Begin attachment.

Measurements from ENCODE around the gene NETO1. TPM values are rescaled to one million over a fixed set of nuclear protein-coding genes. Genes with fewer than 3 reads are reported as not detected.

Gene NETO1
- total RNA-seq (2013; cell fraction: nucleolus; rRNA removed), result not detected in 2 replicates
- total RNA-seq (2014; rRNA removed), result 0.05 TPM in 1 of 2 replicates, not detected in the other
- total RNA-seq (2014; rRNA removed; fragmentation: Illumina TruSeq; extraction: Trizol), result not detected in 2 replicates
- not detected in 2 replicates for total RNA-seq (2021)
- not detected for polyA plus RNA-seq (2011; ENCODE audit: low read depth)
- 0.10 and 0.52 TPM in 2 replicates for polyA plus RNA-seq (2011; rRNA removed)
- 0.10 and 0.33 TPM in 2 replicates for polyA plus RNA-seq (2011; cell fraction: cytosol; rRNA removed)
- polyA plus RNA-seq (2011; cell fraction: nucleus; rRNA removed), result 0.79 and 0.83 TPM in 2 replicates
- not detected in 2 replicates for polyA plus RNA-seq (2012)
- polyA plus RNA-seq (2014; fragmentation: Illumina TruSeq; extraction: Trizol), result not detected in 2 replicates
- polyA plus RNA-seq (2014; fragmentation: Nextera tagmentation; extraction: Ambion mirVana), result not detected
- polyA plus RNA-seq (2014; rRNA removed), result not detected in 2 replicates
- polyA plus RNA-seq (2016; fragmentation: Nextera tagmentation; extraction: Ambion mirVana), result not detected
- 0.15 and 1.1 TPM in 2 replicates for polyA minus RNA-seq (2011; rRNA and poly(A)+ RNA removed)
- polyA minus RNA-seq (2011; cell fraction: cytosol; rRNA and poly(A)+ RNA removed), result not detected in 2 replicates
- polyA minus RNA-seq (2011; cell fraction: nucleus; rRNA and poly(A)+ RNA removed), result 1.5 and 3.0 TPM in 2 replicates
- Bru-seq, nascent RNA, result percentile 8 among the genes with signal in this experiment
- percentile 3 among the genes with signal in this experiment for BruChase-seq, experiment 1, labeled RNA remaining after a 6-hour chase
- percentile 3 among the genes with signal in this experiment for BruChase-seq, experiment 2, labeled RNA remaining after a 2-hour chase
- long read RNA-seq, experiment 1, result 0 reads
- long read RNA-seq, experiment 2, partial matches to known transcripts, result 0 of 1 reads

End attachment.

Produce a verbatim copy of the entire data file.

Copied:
Measurements from ENCODE around the gene NETO1. TPM values are rescaled to one million over a fixed set of nuclear protein-coding genes. Genes with fewer than 3 reads are reported as not detected.

Gene NETO1
- total RNA-seq (2013; cell fraction: nucleolus; rRNA removed), result not detected in 2 replicates
- total RNA-seq (2014; rRNA removed), result 0.05 TPM in 1 of 2 replicates, not detected in the other
- total RNA-seq (2014; rRNA removed; fragmentation: Illumina TruSeq; extraction: Trizol), result not detected in 2 replicates
- not detected in 2 replicates for total RNA-seq (2021)
- not detected for polyA plus RNA-seq (2011; ENCODE audit: low read depth)
- 0.10 and 0.52 TPM in 2 replicates for polyA plus RNA-seq (2011; rRNA removed)
- 0.10 and 0.33 TPM in 2 replicates for polyA plus RNA-seq (2011; cell fraction: cytosol; rRNA removed)
- polyA plus RNA-seq (2011; cell fraction: nucleus; rRNA removed), result 0.79 and 0.83 TPM in 2 replicates
- not detected in 2 replicates for polyA plus RNA-seq (2012)
- polyA plus RNA-seq (2014; fragmentation: Illumina TruSeq; extraction: Trizol), result not detected in 2 replicates
- polyA plus RNA-seq (2014; fragmentation: Nextera tagmentation; extraction: Ambion mirVana), result not detected
- polyA plus RNA-seq (2014; rRNA removed), result not detected in 2 replicates
- polyA plus RNA-seq (2016; fragmentation: Nextera tagmentation; extraction: Ambion mirVana), result not detected
- 0.15 and 1.1 TPM in 2 replicates for polyA minus RNA-seq (2011; rRNA and poly(A)+ RNA removed)
- polyA minus RNA-seq (2011; cell fraction: cytosol; rRNA and poly(A)+ RNA removed), result not detected in 2 replicates
- polyA minus RNA-seq (2011; cell fraction: nucleus; rRNA and poly(A)+ RNA removed), result 1.5 and 3.0 TPM in 2 replicates
- Bru-seq, nascent RNA, result percentile 8 among the genes with signal in this experiment
- percentile 3 among the genes with signal in this experiment for BruChase-seq, experiment 1, labeled RNA remaining after a 6-hour chase
- percentile 3 among the genes with signal in this experiment for BruChase-seq, experiment 2, labeled RNA remaining after a 2-hour chase
- long read RNA-seq, experiment 1, result 0 reads
- long read RNA-seq, experiment 2, partial matches to known transcripts, result 0 of 1 reads